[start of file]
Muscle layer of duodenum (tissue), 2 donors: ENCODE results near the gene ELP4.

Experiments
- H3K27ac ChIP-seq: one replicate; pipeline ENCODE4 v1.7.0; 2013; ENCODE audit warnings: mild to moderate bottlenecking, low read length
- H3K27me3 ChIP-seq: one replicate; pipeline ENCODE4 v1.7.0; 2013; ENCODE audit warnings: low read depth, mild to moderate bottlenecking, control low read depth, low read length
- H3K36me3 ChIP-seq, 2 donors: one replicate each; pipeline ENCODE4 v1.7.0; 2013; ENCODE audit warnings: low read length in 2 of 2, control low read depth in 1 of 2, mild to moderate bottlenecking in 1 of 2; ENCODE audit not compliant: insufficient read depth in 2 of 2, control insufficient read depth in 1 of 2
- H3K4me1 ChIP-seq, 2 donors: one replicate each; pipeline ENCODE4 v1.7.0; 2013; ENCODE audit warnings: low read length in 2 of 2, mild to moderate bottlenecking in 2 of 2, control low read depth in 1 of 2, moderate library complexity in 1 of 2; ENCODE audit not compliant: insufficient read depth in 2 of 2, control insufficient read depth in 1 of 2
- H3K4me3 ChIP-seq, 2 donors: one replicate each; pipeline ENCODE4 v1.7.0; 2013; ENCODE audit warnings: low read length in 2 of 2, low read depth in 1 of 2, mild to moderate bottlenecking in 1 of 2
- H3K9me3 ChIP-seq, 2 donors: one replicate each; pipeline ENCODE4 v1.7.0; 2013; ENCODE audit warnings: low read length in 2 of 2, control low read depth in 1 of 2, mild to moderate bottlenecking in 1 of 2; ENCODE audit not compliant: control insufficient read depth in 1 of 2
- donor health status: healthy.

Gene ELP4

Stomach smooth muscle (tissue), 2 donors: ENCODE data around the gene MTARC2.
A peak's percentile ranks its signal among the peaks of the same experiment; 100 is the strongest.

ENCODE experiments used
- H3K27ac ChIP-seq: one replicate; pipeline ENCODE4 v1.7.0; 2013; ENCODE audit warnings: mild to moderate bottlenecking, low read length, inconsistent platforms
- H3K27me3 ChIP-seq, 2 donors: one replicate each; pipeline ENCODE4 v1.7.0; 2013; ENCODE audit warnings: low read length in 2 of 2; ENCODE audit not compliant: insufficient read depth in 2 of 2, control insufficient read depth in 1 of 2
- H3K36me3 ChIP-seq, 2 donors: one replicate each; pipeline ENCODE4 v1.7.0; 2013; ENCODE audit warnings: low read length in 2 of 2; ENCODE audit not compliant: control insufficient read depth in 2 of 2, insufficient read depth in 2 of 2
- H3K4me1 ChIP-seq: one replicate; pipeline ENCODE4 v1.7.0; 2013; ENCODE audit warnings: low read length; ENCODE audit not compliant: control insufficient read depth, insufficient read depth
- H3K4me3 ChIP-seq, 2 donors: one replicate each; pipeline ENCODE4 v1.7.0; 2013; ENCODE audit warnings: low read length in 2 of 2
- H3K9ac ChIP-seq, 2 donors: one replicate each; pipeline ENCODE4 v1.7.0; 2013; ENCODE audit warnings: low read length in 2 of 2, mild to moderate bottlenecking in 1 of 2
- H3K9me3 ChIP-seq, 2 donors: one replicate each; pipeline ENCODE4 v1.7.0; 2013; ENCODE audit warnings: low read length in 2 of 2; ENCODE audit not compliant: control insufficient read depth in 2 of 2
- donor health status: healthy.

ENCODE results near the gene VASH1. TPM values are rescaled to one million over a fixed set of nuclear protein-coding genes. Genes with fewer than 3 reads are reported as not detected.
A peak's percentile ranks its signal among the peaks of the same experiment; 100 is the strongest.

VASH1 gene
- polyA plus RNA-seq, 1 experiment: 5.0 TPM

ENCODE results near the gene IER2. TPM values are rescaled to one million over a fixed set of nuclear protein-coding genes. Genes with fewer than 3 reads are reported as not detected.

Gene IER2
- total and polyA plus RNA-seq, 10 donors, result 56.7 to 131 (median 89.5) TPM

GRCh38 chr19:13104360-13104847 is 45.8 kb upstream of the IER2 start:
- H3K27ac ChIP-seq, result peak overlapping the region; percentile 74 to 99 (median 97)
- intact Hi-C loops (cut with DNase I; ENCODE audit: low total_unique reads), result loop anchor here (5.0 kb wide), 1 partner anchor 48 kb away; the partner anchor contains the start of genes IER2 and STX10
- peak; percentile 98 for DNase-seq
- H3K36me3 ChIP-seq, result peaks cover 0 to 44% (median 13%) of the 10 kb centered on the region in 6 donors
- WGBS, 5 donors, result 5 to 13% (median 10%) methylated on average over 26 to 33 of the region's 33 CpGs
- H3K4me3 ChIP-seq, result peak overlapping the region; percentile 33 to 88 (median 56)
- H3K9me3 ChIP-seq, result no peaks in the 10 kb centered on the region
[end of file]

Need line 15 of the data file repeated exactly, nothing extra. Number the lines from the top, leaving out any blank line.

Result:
- H3K27me3 ChIP-seq, 2 donors: one replicate each; pipeline ENCODE4 v1.7.0; 2013; ENCODE audit warnings: low read length in 2 of 2; ENCODE audit not compliant: insufficient read depth in 2 of 2, control insufficient read depth in 1 of 2